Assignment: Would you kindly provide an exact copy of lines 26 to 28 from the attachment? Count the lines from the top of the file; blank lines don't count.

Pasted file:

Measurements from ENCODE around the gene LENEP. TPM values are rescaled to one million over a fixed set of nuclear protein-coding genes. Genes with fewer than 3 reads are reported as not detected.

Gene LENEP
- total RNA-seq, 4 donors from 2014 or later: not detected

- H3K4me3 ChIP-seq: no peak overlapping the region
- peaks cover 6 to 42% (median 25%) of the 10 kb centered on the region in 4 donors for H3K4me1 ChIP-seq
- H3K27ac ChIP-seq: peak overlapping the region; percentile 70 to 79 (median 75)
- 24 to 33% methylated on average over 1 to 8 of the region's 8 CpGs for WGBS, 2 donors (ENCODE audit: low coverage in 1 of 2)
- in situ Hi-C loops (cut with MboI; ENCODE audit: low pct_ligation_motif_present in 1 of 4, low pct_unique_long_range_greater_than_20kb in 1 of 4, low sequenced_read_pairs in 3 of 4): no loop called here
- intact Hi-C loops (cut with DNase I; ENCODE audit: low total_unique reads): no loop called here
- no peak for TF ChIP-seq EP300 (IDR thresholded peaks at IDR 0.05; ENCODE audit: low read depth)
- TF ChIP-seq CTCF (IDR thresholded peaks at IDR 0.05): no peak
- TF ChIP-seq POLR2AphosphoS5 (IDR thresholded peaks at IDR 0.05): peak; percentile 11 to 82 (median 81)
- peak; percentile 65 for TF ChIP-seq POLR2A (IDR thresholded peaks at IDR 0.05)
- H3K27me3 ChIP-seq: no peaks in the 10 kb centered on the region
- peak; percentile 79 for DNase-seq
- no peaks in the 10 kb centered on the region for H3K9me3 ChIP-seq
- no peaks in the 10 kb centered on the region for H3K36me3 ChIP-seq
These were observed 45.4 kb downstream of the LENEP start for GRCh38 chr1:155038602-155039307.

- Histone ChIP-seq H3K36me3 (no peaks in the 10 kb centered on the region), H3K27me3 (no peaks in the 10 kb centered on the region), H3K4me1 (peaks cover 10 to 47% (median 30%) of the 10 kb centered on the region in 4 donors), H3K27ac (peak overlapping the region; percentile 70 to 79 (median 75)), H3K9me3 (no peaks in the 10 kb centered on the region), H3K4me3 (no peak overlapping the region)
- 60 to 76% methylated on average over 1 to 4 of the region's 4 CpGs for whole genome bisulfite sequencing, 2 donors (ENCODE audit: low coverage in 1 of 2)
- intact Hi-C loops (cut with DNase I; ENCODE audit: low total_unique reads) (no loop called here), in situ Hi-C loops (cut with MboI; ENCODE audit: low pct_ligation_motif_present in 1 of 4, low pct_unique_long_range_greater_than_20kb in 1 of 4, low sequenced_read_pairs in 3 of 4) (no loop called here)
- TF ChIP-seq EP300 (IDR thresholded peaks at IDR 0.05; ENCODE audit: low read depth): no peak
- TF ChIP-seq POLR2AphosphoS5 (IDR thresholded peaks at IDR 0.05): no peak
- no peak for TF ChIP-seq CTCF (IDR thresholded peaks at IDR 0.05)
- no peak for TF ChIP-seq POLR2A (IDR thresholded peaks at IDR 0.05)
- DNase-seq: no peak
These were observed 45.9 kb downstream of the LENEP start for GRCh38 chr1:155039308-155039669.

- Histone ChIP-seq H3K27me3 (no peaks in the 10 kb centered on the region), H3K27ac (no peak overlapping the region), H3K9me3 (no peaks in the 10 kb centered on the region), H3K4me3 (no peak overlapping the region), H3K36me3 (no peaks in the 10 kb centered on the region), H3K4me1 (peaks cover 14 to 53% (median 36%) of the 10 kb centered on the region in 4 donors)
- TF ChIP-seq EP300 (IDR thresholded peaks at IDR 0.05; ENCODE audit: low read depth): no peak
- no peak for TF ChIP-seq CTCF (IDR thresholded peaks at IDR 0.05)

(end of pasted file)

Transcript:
- DNase-seq: no peak
These were observed 45.9 kb downstream of the LENEP start for GRCh38 chr1:155039308-155039669.

- Histone ChIP-seq H3K27me3 (no peaks in the 10 kb centered on the region), H3K27ac (no peak overlapping the region), H3K9me3 (no peaks in the 10 kb centered on the region), H3K4me3 (no peak overlapping the region), H3K36me3 (no peaks in the 10 kb centered on the region), H3K4me1 (peaks cover 14 to 53% (median 36%) of the 10 kb centered on the region in 4 donors)